DROP TABLE dbo.MySalesOrderDetail
GO

In future posts we will see cases where Columnstore index is not an appropriate solution as well few other tricks and tips of the columnstore index.

Reference: Pinal Dave (https://blog.sqlauthority.com)

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38 Comments. Leave new

  • you are the MAN

    Reply
  • Why not just create a normal index?

    CREATE NONCLUSTERED INDEX [IX_MySalesOrderDetail_ColumnStore]
    ON [MySalesOrderDetail]
    (ProductID) INCLUDE (UnitPrice, OrderQty)

    What are the benefits of an columnstore index over an simple index (in this example)?

    Reply
  • Nice article, I didn’t knew this before.

    Reply
  • Chirag Satasiya
    October 31, 2011 10:44 am

    Hi pinal sir,
    Thank you for such a useful article.

    From this article it is very much clear that CloumnStore index are better solution for non clustered index. So can we avoid using non clustered and start using column store index?

    Thank$
    Chirag Satasiya

    Reply
  • In which version of SQL Server?
    I have never read before in the books about columnstore index?
    It is in Denali?

    Please advice, Virul

    Reply
  • Virul,
    This is new feature in SQL 2012.

    Reply
  • vishal patwardhan (@vishalpatwardha)
    November 1, 2011 10:37 am

    Awesome Experiment Thanks

    Reply
  • Is This the New Feature in Sql 2012

    Reply
  • Can i know if there s a view created on the base table which has a column store index, why does the execution plan not reflect “Batch” mode. When i query the table directly the execution mode is “Batch”. through the view it is “Row”.

    Reply
  • sir i have a problem that i created a index but when i select this index for display records then it shown that invalid object name .i ckecked all things as database name but i was understanding what is the reason.please give me the solution of this problem

    Reply
  • remember this is read only

    Reply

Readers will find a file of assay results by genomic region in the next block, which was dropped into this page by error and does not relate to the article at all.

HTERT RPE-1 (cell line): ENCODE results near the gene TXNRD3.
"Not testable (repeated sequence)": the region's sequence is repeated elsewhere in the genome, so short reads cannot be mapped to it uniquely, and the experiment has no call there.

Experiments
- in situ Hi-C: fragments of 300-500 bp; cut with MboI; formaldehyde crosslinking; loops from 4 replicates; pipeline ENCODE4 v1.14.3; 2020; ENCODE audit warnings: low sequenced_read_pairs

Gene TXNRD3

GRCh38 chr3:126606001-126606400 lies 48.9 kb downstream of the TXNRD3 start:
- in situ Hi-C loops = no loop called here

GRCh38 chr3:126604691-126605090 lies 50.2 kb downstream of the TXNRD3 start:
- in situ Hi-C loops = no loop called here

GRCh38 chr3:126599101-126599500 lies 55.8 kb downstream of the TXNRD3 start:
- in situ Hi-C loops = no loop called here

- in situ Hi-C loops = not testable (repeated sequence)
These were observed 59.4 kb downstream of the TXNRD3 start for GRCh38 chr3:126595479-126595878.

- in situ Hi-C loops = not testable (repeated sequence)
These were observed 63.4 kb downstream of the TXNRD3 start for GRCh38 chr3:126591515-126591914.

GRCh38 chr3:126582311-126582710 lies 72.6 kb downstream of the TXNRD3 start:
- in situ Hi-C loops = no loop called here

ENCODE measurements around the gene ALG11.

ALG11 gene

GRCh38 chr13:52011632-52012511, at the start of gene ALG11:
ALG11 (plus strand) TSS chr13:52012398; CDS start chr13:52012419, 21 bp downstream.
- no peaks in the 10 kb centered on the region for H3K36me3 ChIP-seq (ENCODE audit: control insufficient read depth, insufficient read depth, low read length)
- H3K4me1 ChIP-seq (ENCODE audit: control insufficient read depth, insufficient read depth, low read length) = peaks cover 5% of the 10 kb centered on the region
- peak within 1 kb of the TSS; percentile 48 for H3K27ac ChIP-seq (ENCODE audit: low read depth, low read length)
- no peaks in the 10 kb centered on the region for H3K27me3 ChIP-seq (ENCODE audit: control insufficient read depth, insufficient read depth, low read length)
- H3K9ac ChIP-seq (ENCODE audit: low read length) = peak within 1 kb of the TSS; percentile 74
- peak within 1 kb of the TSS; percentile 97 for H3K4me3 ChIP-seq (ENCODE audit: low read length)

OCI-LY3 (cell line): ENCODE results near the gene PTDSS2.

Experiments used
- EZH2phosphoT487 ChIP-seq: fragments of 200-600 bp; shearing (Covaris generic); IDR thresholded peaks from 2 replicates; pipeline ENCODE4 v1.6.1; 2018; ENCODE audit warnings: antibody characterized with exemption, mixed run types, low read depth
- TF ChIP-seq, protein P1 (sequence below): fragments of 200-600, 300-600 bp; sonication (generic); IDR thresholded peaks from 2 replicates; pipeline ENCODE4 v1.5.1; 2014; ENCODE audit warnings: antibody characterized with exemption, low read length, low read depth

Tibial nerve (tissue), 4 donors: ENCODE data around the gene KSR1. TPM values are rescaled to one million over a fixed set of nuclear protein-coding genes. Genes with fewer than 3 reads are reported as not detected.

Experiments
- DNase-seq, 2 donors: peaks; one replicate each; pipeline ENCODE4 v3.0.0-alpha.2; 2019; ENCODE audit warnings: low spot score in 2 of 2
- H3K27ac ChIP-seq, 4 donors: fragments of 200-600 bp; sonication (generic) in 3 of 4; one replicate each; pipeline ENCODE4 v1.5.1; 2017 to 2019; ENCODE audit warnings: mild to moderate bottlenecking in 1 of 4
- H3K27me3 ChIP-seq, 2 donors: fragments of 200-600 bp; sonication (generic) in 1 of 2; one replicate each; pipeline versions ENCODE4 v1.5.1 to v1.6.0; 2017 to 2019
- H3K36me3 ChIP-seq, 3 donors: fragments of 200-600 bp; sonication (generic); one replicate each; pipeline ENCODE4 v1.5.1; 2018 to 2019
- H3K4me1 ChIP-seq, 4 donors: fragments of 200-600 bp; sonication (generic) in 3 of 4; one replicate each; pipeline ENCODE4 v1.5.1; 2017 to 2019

• Vinay Kumar Chella
    April 2, 2012 10:20 am

    Does order of the columns in columnstore index matters to performance?

    Reply
  • How is the data stored on the page in column store index.Is it physically stored or logically stored because Column Store index doesnt support Clustered index.

    Reply
  • nice artical :)

    Reply
  • Pinal, tried your script during the SQL Server Launch Demo and its works perfectly. The simplicity of the script helps everyone to connect to it. Thanks a lot.

    Reply
  • Nice Article Sir….thank you so much..
    I am using column store index on a table having large number of records.
    I just fired select query to fetch millions of record on two different tables on having normal index and another having column store index.Both query takes almost same time. When i see the execution plan of both the query nearly both are same…i am doing something wrong??

    Reply
  • Neeraj Kumar
    June 11, 2012 1:15 pm

    Sir i am following the same process as explained by u above on a table having 200000 records.i am running the following query

    Set statistics IO On
    Select PortfolioID,StrategyID,SignalID,SecID,NoTrds=count(*),SUM(PL) from
    (
    SELECT [TradeID]
    ,[PortfolioID]
    ,[StrategyID]
    ,[SignalID]
    ,[SecID]
    ,PL=case when LongStatus=1 then (EntryPrice-ExitPrice)* EntryQty else (EntryPrice-ExitPrice)* EntryQty*-1 END

    FROM [PST_BANK]
    ) As A group by PortfolioID,StrategyID,SignalID,SecID

    It gives the following message

    Table ‘PST_BANK’. Scan count 18, logical reads 22580, physical reads 0, read-ahead reads 0, lob logical reads 0, lob physical reads 0, lob read-ahead reads 0.
    Table ‘Worktable’. Scan count 0, logical reads 0, physical reads 0, read-ahead reads 0, lob logical reads 0, lob physical reads 0, lob read-ahead reads 0.

    Now i create the columnstore index as follows:

    create nonclustered columnstore index[Neeaj_Index]
    ON [pst_Bank] (portfolioID,strategyId,SignalID,SecID)

    Set statistics IO On
    Select PortfolioID,StrategyID,SignalID,SecID,NoTrds=count(*),SUM(PL) from
    (
    SELECT [TradeID]
    ,[PortfolioID]
    ,[StrategyID]
    ,[SignalID]
    ,[SecID]
    ,PL=case when LongStatus=1 then (EntryPrice-ExitPrice)* EntryQty else (EntryPrice-ExitPrice)* EntryQty*-1 END

    FROM [PST_BANK] with (INDEX (Neeaj_Index))
    ) As A group by PortfolioID,StrategyID,SignalID,SecID

    it gives following message

    Table ‘Worktable’. Scan count 0, logical reads 0, physical reads 0, read-ahead reads 0, lob logical reads 0, lob physical reads 0, lob read-ahead reads 0.
    Table ‘PST_BANK’. Scan count 6, logical reads 4461739, physical reads 0, read-ahead reads 1515, lob logical reads 0, lob physical reads 0, lob read-ahead reads 0.
    Table ‘Worktable’. Scan count 0, logical reads 0, physical reads 0, read-ahead reads 0, lob logical reads 0, lob physical reads 0, lob read-ahead reads 0.

    The number of logical read increases….why??

    Reply
  • Hi,
    I found some weird problem today with column store index table.

    Not able to truncate data from a table with column store index even after disabling the index. We can delete the data but not truncate. If you ever aware of this, can you please suggest any work around on it other than dropping and recreating column-store index.

    Reply
  • Hi Dave,

    Absolute gem of an article and a very significant feature for SQL Server in the Big Data world! Thanks

    Reply
  • nrevanthRevanth
    October 22, 2012 10:18 pm

    Thanks Pinal,

    Reply